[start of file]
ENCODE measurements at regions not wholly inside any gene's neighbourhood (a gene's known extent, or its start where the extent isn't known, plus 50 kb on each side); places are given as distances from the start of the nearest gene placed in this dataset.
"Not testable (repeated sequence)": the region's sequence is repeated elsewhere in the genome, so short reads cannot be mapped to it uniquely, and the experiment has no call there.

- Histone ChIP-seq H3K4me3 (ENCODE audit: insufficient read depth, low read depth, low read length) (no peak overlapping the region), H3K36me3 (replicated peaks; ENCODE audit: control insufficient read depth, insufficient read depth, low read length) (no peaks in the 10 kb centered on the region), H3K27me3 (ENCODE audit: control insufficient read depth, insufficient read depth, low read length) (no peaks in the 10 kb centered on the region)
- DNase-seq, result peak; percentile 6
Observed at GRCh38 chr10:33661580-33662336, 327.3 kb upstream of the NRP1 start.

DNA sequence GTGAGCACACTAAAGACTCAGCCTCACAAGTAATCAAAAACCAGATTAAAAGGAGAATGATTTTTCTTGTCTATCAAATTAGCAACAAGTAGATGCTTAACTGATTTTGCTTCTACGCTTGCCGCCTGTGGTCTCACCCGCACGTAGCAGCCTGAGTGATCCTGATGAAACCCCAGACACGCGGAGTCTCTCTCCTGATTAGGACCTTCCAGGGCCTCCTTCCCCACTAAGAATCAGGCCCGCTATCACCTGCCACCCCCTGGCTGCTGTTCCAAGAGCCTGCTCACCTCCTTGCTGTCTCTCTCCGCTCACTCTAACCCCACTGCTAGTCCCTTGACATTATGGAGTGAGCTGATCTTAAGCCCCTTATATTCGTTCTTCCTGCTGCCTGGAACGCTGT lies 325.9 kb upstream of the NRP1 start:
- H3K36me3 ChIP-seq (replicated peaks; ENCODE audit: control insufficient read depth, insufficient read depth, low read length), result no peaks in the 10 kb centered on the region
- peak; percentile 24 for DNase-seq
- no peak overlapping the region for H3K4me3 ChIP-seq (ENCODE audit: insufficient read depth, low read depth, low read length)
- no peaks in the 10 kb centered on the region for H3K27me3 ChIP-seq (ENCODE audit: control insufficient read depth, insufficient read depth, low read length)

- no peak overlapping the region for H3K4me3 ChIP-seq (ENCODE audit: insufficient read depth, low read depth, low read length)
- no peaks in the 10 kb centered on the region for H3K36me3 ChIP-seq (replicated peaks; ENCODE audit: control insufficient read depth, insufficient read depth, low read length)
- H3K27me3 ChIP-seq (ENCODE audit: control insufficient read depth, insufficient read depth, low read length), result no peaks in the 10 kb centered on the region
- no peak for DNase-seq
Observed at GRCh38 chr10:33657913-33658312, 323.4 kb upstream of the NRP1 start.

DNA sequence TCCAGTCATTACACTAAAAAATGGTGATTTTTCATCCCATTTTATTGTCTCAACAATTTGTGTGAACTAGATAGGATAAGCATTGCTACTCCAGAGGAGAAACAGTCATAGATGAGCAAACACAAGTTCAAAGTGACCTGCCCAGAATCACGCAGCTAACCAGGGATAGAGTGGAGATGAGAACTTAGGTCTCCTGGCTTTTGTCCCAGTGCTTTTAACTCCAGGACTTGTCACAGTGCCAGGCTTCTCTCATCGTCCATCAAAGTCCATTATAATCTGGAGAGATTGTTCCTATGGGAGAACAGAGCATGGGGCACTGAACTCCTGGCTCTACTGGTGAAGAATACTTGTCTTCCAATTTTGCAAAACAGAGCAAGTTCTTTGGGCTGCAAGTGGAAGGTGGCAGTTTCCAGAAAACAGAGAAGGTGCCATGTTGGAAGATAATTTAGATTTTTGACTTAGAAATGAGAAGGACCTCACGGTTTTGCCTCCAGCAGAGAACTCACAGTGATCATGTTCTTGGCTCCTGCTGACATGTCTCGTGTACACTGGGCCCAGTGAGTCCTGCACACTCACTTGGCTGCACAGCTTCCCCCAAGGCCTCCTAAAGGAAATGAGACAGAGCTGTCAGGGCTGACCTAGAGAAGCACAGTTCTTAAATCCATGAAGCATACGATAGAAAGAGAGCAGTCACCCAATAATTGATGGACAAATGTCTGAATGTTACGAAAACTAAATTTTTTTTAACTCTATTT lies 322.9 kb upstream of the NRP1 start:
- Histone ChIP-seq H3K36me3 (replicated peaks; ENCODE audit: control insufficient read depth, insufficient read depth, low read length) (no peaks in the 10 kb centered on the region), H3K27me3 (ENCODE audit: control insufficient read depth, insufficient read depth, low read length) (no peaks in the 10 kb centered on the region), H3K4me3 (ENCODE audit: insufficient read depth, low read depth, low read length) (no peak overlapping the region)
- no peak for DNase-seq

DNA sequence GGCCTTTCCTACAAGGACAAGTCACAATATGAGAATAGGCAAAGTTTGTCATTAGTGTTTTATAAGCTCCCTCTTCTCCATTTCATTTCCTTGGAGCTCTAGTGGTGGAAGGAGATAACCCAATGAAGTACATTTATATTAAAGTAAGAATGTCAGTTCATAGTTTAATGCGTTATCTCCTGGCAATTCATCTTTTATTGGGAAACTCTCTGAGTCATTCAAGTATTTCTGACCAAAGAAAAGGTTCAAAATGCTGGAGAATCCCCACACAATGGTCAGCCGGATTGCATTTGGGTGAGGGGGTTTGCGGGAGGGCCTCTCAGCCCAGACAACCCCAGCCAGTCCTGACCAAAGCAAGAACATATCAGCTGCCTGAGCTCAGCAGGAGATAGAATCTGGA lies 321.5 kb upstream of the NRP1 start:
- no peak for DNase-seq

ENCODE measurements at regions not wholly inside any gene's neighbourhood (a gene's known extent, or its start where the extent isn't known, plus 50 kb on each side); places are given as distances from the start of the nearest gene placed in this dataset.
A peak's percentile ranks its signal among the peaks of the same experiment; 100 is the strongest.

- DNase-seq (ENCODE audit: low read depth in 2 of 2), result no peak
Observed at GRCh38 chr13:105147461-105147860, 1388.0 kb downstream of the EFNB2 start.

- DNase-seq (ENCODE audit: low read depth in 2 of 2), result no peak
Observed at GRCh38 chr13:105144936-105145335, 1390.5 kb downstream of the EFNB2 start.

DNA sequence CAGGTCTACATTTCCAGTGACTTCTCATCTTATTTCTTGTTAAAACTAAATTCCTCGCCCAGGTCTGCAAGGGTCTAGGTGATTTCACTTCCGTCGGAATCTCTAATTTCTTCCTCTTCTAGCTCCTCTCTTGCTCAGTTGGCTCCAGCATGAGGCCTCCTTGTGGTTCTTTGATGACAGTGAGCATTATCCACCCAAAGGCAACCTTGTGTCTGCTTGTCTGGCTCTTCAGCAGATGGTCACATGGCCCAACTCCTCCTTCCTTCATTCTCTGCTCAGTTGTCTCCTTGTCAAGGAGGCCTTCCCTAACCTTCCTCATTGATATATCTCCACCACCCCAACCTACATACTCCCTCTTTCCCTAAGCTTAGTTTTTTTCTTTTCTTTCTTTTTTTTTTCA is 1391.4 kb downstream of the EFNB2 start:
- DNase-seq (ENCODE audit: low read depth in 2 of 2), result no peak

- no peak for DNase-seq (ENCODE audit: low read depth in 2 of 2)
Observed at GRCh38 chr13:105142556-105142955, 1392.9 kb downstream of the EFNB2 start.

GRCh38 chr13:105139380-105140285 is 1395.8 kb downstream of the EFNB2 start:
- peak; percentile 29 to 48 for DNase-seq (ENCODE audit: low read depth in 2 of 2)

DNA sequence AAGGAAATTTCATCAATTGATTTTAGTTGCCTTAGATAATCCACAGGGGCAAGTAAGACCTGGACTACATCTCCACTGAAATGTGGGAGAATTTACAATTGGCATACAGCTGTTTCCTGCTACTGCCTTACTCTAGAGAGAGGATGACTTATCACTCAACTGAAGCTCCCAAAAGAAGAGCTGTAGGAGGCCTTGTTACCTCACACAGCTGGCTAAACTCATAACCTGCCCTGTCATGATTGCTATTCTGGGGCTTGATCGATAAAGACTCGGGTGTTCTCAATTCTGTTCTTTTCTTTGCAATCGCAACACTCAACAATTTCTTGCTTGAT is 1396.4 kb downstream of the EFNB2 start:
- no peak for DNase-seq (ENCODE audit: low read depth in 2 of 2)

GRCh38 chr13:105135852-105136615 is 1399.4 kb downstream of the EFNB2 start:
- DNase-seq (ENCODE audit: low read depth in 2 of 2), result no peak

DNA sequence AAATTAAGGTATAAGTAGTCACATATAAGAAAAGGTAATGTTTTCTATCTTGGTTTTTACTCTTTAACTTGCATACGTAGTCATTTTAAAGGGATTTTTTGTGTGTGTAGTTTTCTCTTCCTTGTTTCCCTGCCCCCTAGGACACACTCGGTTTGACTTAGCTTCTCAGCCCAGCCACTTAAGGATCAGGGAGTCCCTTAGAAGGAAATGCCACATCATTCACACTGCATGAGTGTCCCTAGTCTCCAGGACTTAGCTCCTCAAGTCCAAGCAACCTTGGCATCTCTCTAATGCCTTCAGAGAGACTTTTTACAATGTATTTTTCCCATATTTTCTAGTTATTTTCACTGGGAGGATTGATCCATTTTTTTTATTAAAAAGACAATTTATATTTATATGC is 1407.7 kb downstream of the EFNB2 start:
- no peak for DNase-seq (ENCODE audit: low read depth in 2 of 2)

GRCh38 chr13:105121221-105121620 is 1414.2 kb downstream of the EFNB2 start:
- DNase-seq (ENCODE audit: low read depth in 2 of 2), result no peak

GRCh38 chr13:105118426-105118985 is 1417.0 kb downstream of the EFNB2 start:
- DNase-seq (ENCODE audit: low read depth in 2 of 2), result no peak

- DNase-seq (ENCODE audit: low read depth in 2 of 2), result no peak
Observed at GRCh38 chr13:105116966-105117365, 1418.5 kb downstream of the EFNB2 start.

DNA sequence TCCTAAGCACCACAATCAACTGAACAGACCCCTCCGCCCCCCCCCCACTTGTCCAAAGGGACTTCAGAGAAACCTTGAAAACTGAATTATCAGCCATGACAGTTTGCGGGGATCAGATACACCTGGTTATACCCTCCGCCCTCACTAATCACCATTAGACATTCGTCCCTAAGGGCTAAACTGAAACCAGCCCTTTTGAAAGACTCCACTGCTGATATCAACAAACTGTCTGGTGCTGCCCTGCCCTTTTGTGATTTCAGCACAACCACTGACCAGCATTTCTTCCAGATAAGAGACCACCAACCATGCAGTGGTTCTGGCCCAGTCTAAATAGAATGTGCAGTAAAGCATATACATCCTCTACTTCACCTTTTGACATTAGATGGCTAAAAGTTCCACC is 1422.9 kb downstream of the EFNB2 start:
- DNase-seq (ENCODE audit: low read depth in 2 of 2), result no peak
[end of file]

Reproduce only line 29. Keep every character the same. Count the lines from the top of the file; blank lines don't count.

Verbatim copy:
- no peak for DNase-seq (ENCODE audit: low read depth in 2 of 2)